This morning I clicked over to Abnormal Returns and saw an article on craft brewing. It really interested me because I have tried to use my dollars to support local brewers here in Chicago. When I travel, I try and support the local brewers where I stay. There are a lot of issues underneath the surface of the Fortune article.
In case you haven’t been following the beer industry, craft brews are small microbreweries. Their goal is to make a highly differentiated product of high quality. If you have never had one, give one a try. They are always priced higher than the multinational brands. But they taste a lot different than them too.
The explosion of the craft industry can trace it’s roots to Oregon, and to Boston’s Sam Adams. It also paved the way for the importation of many different beers from around the world, like Belgium. They don’t account for a lot of the industries total sales, but they increased 11.2% last year. It’s now 5.5% of the total market. Meanwhile, the macro beer market isn’t expanding as big brewer sales decreased.
What have big beer companies done in response? Trotted out faux microbrews. I was in West Virginia at a coffee house a few weeks ago and had a Shock Top. For all anyone could tell it looked exactly like a local microbrew. Kitschy name and label, different taste than a regular Budweiser ($BUD). When I found out it was a Bud I laughed. It’s not that I hate the big brewers, I don’t. But I do like to sample local food and drink when I am in certain areas of the country. So, I did feel like I got taken a little. It didn’t change the taste of the beer. It was decent enough. From the Fortune article,
Obfuscating the parent company behind a beer denies a drinker the right to exercise that choice. However, Tom Cardella, the CEO of Tenth and Blake, doesn’t see the issue this way. In addition to the Blue Moon brand, Tenth and Blake houses Jacob Leinenkugel Brewing Company, Crispin Cider, as well as imports such as Peroni and Pilsner Urquell. “There’s a lot of chatter about it within the industry but, at the end of the day, I really don’t think it’s a big issue. These businesses are marketed differently, they’re targeted differently against consumer segments within the marketplace.”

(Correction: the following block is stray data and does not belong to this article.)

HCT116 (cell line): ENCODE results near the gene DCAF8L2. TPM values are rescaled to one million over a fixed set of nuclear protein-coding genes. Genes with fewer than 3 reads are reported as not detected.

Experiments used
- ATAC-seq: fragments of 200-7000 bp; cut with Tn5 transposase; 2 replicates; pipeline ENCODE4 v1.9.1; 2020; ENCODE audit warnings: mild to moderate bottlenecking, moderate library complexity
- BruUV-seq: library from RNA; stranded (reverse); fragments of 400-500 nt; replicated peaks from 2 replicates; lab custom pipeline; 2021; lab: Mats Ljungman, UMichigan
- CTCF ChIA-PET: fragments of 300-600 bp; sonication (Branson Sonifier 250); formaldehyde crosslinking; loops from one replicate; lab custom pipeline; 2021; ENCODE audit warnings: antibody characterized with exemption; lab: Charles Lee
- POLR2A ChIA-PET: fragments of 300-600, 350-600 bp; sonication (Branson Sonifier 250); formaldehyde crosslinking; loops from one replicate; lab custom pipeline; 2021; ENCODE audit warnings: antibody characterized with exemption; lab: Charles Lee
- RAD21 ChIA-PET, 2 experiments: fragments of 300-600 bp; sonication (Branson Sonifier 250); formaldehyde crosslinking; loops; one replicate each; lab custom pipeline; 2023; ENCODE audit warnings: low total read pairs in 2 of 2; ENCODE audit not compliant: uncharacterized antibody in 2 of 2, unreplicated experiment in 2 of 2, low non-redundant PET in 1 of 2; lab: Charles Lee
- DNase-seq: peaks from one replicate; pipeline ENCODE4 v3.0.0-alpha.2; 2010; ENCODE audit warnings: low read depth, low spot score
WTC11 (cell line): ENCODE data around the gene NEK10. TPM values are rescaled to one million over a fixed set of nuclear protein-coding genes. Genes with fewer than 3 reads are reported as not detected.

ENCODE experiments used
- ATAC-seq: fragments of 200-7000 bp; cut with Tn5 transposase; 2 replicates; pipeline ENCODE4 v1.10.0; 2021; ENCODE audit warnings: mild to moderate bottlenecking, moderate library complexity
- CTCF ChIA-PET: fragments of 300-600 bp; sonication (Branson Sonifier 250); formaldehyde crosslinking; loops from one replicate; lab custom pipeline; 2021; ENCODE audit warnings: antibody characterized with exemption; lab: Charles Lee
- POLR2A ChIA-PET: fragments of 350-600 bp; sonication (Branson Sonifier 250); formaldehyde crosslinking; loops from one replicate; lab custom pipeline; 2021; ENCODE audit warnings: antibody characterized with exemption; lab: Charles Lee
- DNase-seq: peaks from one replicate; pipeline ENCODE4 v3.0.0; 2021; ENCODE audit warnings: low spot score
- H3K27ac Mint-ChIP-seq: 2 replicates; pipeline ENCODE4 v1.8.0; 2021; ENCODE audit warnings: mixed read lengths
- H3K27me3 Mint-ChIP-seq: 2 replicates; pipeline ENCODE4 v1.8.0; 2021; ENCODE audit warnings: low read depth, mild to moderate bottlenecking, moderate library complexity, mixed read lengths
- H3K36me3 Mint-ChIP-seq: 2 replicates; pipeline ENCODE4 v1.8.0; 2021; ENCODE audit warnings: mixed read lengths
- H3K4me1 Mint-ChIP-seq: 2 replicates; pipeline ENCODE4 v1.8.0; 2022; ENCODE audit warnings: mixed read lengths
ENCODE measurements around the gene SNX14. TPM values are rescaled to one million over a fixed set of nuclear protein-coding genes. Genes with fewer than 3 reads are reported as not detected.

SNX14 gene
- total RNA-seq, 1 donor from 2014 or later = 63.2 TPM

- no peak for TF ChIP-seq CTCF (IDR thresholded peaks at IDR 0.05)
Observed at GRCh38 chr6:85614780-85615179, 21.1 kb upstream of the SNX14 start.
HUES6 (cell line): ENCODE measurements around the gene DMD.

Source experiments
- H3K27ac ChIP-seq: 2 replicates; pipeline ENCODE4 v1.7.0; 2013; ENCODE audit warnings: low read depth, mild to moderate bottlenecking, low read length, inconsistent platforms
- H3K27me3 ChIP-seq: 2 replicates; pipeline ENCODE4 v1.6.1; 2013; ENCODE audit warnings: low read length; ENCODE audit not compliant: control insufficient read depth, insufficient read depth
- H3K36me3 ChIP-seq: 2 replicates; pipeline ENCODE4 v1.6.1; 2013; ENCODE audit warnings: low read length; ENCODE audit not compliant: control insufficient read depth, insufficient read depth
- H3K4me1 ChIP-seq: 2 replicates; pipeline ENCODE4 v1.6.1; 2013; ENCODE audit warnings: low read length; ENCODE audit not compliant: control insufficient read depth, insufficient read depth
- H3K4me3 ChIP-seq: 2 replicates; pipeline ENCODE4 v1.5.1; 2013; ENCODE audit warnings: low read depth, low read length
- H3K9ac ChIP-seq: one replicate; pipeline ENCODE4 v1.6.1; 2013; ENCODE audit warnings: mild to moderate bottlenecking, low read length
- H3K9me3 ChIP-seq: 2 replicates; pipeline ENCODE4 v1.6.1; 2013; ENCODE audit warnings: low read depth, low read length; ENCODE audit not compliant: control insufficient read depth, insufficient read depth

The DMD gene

And the counter point from the article,
To Greg Koch, CEO and co-founder of Stone Brewing Company in Escondido, Calif., it’s a cut and dry matter of how much American consumers value truth over deception. “It’s my personal philosophy that the truth should be easy to understand and require no special knowledge,” says Koch. That similar practices occur with other products, like “artisanal” cheese or “natural bread,” doesn’t justify it, says Koch. “They’re basically co-opting imagery that’s not consistent with reality. That’s where, as a consumer, I get ticked off.”
Is it deception? Or, does it validate a category and then it will all be about execution and marketing? Should we ban competition to allow little guys to have an advantage? How should regulations be written on labeling and distribution? Should we put our trust in consumers to make the right choice?
Immediately, a lot of people will have the knee jerk reaction and ask, “Is it fair?”. I say, “What’s fair?”. Fairness is all about individual perception. As soon as we allow our minds to trot down that path, we are prone to applying normative economic standards to decision making, not positive ones.
One result of the craft brewing industry taking hold; it has forced the big brewers to up their game. That has provided more choice to consumers, and better quality. That phenomena is repeated over and over again in different industries. In Chicago, where we are having a huge fight over the operation of Uber, one thing people have noticed is normal cabs are a lot cleaner than they used to be. The cab consumer has been the beneficiary of Uber coming in the marketplace.
Creative destruction and competition are a good thing for consumers. It drives down price, and usually ups the quality of services or products provided.